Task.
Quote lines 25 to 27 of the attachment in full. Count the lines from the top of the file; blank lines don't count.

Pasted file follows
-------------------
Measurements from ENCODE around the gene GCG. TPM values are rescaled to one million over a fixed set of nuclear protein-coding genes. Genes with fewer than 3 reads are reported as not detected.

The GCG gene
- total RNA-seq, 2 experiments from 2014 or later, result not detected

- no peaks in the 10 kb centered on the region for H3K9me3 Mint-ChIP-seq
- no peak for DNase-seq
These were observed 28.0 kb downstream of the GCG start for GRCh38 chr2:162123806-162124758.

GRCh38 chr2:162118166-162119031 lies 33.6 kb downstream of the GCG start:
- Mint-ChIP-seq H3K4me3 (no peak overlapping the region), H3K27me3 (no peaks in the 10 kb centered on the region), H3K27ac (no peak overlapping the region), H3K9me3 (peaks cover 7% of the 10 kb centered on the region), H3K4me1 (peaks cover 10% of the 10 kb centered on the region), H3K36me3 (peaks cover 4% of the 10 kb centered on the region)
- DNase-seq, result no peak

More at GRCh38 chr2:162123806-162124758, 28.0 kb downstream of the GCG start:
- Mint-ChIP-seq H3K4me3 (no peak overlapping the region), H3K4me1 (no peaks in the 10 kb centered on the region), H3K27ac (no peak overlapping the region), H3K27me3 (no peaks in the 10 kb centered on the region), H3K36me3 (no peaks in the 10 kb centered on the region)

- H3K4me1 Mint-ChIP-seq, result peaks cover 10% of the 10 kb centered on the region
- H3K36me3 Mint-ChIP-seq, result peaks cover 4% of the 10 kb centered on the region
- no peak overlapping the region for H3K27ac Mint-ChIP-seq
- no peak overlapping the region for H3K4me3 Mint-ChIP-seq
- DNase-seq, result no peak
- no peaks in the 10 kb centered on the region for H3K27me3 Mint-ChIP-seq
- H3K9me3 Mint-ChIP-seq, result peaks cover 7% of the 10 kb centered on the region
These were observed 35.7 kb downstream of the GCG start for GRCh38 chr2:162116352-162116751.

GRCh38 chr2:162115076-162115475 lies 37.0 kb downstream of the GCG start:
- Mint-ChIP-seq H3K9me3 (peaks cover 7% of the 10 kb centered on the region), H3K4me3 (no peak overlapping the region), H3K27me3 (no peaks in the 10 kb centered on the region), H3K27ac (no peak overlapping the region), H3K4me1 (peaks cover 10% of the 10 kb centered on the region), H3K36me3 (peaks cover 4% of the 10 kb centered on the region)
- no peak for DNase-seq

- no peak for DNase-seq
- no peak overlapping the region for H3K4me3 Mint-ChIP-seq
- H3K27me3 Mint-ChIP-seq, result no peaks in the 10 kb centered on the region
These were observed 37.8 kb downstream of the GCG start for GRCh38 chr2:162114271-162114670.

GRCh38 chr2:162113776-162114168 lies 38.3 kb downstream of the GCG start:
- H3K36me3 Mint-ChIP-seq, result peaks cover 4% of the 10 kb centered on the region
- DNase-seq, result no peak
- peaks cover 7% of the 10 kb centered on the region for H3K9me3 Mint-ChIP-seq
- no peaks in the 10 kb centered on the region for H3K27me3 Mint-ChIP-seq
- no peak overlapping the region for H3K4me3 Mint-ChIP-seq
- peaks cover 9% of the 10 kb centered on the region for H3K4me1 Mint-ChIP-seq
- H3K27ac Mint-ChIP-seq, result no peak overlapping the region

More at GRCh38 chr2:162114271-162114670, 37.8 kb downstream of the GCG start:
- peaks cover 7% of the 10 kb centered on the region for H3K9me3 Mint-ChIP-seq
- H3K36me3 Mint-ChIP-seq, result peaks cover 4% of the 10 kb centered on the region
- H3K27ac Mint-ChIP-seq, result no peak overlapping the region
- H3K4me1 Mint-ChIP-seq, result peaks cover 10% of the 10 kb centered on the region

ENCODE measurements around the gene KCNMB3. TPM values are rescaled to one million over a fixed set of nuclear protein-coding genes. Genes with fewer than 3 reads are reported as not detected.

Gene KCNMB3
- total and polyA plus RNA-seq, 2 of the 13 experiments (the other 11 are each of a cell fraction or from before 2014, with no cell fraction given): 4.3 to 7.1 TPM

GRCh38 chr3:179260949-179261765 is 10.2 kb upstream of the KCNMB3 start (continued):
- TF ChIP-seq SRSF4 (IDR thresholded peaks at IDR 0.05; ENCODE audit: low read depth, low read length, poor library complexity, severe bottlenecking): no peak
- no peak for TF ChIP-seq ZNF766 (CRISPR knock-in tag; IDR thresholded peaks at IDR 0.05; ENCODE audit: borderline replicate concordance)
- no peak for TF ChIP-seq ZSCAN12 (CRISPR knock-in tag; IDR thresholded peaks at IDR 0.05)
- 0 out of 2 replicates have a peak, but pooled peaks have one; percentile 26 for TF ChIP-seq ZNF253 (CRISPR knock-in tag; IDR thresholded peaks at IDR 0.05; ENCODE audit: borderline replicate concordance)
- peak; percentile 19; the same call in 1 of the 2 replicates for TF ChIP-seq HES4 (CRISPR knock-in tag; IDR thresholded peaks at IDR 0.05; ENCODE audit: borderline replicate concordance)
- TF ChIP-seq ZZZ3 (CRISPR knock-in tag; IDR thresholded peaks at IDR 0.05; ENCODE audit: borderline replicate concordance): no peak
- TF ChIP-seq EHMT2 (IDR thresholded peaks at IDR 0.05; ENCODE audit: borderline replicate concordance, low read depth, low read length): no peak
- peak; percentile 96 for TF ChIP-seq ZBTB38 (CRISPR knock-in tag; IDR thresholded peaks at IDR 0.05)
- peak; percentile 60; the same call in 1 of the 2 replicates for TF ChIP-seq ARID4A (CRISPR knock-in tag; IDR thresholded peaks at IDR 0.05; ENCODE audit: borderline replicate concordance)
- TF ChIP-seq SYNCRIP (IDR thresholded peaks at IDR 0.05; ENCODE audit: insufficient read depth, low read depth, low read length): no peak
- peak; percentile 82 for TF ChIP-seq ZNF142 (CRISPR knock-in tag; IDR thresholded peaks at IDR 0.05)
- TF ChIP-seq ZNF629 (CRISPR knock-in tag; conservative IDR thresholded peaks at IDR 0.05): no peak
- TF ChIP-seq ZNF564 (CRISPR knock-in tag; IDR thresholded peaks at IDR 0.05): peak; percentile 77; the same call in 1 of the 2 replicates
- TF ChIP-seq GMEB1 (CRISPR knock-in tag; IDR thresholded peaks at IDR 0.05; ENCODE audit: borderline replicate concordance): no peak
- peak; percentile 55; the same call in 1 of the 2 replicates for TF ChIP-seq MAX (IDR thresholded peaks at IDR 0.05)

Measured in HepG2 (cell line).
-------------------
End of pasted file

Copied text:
- H3K27me3 Mint-ChIP-seq, result no peaks in the 10 kb centered on the region
These were observed 37.8 kb downstream of the GCG start for GRCh38 chr2:162114271-162114670.

GRCh38 chr2:162113776-162114168 lies 38.3 kb downstream of the GCG start: